Urban technology startups that are using drones, computer vision-aided sewer robots and more to improve environmental and safety standards are getting some help from Urban-X, an incubator backed by the automaker Mini.
This latest cohort of seven companies is the seventh that the incubator has gathered since 2016, when it began assisting urban technology startups. Each company receives $150,000 from Urban-X and other investment partners, including the venture capital firm Urban.us. The startups will also go through a 20-week accelerator program that embeds in the startups engineering, design, development and policy experts from Urban-X’s network and Mini’s parent company, BMW.
Three of the seven companies included in this year’s cohort offer environmental solutions, including ChargeLab, an open-source electric vehicle charging station provider; MetalMark, which develops materials that remove pollution from the air; and Hades, a company that uses AI-powered computer vision to identify cracks, defects and blockages in sewers.
Normally to assess repairs in sewers, Hades founder Dominik Boller told StateScoop, wastewater treatment professionals flush the pipes and lower manually controlled vehicles through manholes. Software trained to spot cracks in sewers, he said, can consistently spot imperfections that humans might sometimes miss. The company’s technology is already in use in Switzerland and Europe, he said, and has the potential to stop leakages and reduce contaminants in drinking water.
Another company in the cohort, Eva, builds charging and storage stations that can handle as many as 24 payload-carrying drones. Currently targeting post offices, large corporations and hospitals as its customers, CEO Olivier Le Lann told StateScoop the solution could also help public safety agencies respond more quickly to emergencies.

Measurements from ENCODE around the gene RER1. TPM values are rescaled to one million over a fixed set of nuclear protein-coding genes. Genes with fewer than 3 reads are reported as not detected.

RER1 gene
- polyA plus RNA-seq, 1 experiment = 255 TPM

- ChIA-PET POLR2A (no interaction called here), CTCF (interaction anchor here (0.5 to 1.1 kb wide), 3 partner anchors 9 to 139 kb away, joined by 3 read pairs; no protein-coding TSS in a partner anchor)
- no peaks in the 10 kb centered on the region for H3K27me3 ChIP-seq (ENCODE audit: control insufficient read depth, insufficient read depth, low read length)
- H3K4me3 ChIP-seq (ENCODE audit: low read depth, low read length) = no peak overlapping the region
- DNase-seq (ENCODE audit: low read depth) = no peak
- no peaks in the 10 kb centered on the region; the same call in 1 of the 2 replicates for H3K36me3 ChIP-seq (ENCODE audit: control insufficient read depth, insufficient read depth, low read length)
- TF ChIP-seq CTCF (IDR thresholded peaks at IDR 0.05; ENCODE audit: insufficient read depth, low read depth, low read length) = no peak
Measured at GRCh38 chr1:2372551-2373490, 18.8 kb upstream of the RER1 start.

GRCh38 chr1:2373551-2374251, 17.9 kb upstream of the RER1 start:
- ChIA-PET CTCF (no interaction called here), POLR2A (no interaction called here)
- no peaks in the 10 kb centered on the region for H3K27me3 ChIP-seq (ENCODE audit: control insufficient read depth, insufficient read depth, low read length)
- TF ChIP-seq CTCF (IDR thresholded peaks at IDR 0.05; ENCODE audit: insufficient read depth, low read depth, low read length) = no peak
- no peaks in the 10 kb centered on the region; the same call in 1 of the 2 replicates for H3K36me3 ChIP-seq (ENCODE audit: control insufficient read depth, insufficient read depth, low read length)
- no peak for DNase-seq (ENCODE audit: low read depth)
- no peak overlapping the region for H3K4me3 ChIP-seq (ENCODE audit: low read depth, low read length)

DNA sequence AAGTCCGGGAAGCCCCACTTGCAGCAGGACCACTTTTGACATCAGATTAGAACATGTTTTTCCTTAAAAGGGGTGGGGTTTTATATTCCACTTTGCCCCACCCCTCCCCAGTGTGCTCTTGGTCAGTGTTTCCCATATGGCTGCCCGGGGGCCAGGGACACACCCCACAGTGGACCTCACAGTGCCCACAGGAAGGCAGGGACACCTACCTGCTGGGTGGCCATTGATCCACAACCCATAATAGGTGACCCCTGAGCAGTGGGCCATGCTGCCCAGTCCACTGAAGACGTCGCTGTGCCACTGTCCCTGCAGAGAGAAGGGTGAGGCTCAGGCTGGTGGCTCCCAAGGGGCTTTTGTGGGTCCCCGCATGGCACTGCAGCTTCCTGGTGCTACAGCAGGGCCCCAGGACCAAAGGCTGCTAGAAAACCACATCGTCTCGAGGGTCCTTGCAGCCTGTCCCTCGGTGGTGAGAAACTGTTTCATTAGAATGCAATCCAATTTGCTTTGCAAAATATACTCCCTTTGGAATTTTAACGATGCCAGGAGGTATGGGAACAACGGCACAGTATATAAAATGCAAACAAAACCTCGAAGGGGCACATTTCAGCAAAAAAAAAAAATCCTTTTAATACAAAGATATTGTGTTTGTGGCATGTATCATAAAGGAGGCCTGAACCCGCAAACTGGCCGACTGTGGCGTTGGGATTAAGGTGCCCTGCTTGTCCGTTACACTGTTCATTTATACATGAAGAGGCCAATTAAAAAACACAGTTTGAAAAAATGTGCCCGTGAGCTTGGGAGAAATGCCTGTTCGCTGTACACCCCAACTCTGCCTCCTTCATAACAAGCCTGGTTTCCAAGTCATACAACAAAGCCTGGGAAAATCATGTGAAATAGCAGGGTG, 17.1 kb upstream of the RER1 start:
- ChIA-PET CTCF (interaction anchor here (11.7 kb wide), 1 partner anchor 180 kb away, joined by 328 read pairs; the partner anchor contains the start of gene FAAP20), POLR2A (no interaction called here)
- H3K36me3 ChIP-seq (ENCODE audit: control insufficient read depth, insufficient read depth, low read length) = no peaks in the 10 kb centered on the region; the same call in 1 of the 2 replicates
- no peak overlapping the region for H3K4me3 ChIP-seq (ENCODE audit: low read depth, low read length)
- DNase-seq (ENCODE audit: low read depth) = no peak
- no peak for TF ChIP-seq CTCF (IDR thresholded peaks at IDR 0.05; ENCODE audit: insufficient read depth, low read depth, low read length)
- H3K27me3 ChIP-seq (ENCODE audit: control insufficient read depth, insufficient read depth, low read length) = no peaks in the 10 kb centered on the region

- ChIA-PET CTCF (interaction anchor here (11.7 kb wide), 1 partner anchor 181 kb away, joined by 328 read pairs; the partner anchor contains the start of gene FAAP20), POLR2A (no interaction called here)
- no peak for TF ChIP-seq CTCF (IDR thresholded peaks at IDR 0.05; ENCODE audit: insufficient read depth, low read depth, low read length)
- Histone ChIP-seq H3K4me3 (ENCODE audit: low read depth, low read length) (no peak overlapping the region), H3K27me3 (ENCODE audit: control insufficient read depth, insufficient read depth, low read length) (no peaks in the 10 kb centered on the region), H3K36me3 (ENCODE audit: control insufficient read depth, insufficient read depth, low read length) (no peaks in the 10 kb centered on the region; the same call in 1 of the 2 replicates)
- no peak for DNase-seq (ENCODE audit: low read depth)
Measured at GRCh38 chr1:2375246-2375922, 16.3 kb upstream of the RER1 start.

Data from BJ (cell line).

Le Lann compared the need for his drone storage stations, which are each about the size of a shipping container, to that of the gas stations, automobile mechanics, parking garages and other infrastructure that became necessary when fuel-powered cars overtook horses at the turn of the 20th century.
“Where are [drones] going to land? How are they going to charge? How are we going to control them?” Le Lann said. “We don’t want to see the electric scooters issue with drones landing everywhere, because that’s a problem for safety.”
Hospitals can use the drones, he said, to deliver biopsy samples back and forth from laboratories, while avoiding traffic and saving precious time. During disasters, the drones can be deployed to search for survivors and easily recalled to their starting location when the search is called off. Eva manages the take-offs and landings according to local drone regulations, Le Lann said.
Of the 44 companies that have participated in the Urban-X incubator before this class, 85 percent of them have gone on to raise their next round of capital, according to Urban-X.
“What we’re actually doing is helping to reduce the risk that they face, whether that’s product risk or technical risk or market risk,” Kotch said last year. “Then, we’re increasing the valuation of the business.”
This story was updated after publication to clarify how Hades’ technology works.